The Hersh Paradox

By Massing, Michael | The Nation, December 31, 2001 | Go to article overview

The Hersh Paradox


Massing, Michael, The Nation


No journalist has made more of a splash since September 11 than Seymour Hersh. Writing in The New Yorker, he has scored a string of scoops--about a Delta Force mission gone awry, corruption in the Saudi royal family, the vulnerability of Pakistan's nuclear arsenal and Iran's efforts to build a nuclear bomb. These revelations have been picked up by many other news organizations and have generated a rash of admiring profiles of Hersh. They have also raised many questions. The story about the Delta Force raid in Afghanistan, asserting that it met heavy resistance and produced many casualties, was flatly denied by the Pentagon. Even more controversial has been Hersh's use of unnamed sources. By my rough count, of the 111 sources cited in the five articles he has written since September 11, 106 are unnamed. Of those, 103 are present or former officials--mostly US military and intelligence officials. In the past Hersh has used his sources to criticize the government from the left, exposing the My Lai massacre, the CIA's abuses in Chile, Henry Kissinger's misuse of power. Since September 11, however, he has used them to attack the government from the right, embracing positions he once would have summarily rejected.

Take his first story, "What Went Wrong," about the government's failure to prevent the attacks on the World Trade Center and the Pentagon. According to Hersh, the main culprit was the CIA, which, since the breakup of the Soviet Union, he wrote, has "become increasingly bureaucratic and unwilling to take risks." "We've been hiring kids out of college who are computer geeks," a senior officer tells him. "This is about going back to deep, hard dirty work, with tough people going down dark alleys with good instincts." Hersh was particularly critical of a 1995 directive--issued after a CIA informant in Guatemala was implicated in murders--that required CIA headquarters to approve any person with an unsavory past. As a result of this, he wrote, "hundreds of 'assets' were indiscriminately stricken from the CIA's payroll, with a devastating effect on anti-terrorist operations in the Middle East." "Look," an intelligence officer tells him, "we recruited assholes. I handled bad guys. But we don't recruit people from the Little Sisters of the Poor--they don't know anything." As a result of the CIA's failure, Hersh wrote, its director, George Tenet, was likely on the way out: "Even one of Tenet's close friends told me, 'He's history.'"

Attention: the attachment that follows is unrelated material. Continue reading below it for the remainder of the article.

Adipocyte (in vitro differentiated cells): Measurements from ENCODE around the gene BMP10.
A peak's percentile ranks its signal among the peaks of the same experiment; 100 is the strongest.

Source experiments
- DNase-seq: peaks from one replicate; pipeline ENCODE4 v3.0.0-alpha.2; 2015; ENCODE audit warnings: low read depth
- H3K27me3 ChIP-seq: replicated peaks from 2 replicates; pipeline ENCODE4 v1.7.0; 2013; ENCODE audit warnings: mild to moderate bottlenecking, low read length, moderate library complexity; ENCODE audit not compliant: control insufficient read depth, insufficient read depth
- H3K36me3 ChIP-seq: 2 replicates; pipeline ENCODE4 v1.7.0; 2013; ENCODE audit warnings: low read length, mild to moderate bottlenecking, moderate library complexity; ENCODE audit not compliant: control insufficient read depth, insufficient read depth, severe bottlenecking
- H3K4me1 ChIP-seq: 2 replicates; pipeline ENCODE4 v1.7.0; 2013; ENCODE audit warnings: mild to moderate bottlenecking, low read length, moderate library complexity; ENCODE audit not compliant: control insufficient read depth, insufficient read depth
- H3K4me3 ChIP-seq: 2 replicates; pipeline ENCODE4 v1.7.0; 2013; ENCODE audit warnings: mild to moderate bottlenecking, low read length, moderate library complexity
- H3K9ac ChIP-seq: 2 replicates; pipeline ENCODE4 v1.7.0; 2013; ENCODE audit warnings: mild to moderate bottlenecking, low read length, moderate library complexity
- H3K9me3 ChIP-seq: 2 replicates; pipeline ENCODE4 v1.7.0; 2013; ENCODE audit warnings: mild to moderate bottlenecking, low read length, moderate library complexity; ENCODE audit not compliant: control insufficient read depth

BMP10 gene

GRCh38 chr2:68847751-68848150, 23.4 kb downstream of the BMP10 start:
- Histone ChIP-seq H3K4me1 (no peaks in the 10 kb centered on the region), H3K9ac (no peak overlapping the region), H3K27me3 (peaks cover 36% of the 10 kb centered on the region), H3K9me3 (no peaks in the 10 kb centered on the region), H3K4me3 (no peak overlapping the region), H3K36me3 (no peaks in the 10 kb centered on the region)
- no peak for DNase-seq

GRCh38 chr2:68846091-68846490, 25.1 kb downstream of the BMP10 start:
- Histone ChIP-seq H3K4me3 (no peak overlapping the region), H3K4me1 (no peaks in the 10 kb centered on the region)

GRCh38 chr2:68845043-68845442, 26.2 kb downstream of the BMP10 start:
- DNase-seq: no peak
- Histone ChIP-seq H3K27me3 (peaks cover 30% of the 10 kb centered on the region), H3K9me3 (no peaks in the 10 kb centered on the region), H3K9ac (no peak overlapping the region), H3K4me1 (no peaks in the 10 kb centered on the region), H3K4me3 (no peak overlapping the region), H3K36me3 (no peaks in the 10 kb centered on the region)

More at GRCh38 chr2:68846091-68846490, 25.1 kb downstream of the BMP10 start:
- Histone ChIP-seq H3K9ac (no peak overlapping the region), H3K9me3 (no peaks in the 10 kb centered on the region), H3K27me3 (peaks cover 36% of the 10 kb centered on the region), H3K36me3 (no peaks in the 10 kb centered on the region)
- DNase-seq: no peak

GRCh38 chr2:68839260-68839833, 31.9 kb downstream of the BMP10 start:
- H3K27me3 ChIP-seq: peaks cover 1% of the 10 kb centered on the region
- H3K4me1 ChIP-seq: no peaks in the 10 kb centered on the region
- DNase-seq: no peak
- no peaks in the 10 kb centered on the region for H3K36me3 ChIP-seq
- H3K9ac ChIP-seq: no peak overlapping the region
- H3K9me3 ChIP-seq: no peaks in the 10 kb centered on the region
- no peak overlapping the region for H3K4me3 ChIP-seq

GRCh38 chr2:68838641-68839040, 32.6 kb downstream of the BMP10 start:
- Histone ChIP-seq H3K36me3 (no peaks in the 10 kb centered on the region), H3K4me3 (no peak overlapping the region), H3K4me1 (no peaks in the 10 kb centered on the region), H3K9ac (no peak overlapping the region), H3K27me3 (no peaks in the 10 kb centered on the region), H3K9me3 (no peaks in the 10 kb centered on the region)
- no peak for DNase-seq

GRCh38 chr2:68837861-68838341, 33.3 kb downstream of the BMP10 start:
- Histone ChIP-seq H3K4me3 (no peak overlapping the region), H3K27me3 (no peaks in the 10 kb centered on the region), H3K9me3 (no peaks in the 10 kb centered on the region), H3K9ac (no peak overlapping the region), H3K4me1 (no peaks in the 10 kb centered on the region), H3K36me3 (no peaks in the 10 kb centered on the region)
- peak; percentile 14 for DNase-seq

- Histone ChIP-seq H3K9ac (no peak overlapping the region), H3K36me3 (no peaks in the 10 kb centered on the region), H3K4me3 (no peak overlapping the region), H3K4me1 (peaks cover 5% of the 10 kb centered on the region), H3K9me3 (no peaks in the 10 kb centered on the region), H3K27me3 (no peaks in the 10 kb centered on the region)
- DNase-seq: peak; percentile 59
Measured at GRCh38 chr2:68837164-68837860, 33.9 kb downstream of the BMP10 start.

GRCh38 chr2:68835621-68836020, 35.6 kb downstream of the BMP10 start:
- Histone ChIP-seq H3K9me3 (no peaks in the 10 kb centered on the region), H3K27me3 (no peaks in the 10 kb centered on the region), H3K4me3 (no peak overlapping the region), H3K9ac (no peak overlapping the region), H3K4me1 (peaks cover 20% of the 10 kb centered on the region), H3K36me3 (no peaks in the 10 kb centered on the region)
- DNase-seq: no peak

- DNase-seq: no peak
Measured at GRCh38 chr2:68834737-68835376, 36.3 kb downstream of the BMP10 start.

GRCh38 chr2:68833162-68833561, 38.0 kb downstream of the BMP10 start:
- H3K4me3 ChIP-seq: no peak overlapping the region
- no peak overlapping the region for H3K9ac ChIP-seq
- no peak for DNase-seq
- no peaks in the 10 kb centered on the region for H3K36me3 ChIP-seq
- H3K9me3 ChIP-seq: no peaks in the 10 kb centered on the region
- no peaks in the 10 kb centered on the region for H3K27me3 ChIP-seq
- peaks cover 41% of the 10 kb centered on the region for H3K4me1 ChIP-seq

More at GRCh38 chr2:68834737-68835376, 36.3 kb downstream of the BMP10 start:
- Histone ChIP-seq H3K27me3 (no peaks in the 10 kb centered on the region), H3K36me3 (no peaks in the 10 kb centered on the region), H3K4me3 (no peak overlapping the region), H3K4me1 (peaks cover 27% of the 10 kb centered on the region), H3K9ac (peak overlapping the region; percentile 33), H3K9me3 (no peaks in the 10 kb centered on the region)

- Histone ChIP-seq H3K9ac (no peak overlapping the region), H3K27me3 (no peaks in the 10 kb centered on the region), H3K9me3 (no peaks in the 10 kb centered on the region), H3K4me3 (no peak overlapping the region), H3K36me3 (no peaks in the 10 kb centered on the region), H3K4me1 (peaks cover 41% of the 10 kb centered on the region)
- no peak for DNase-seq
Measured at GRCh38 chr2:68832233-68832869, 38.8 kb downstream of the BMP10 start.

Two months later, Tenet is still on the job. He could yet lose it, of course (one of Hersh's sources said he would go in three to six months), but one has to wonder whether Hersh's sources were trying to use him to force Tenet out. More troubling, I think, is Hersh's eagerness for the CIA's return to dirty work in dark alleys. When it did such work in the past, it often led to trouble, be it in Iran, the Congo or, yes, Guatemala. No one would seem more aware of this than Hersh, who over the years has written so extensively about CIA misadventures in the Third World. Yet here he seems eager to unleash the agency.

In "King's Ransom," Hersh, citing electronic intercepts collected by the National Security Agency, depicts a Saudi regime that is "increasingly corrupt, alienated from the country's religious rank and file, and so weakened and frightened" that it has channeled hundreds of millions of dollars in "protection money to fundamentalist groups that wish to overthrow it." Hersh goes on to quote intelligence and military officials who portray "the growing instability of the Saudi regime--and the vulnerability of its oil reserves to terrorist attack--as the most immediate threat to American economic and political interests in the Middle East. The officials also said that the Bush Administration, like the Clinton Administration, is refusing to confront this reality...." Under Clinton, Hersh complains, the CIA "was discouraged from conducting any risky intelligence operations inside the country. …

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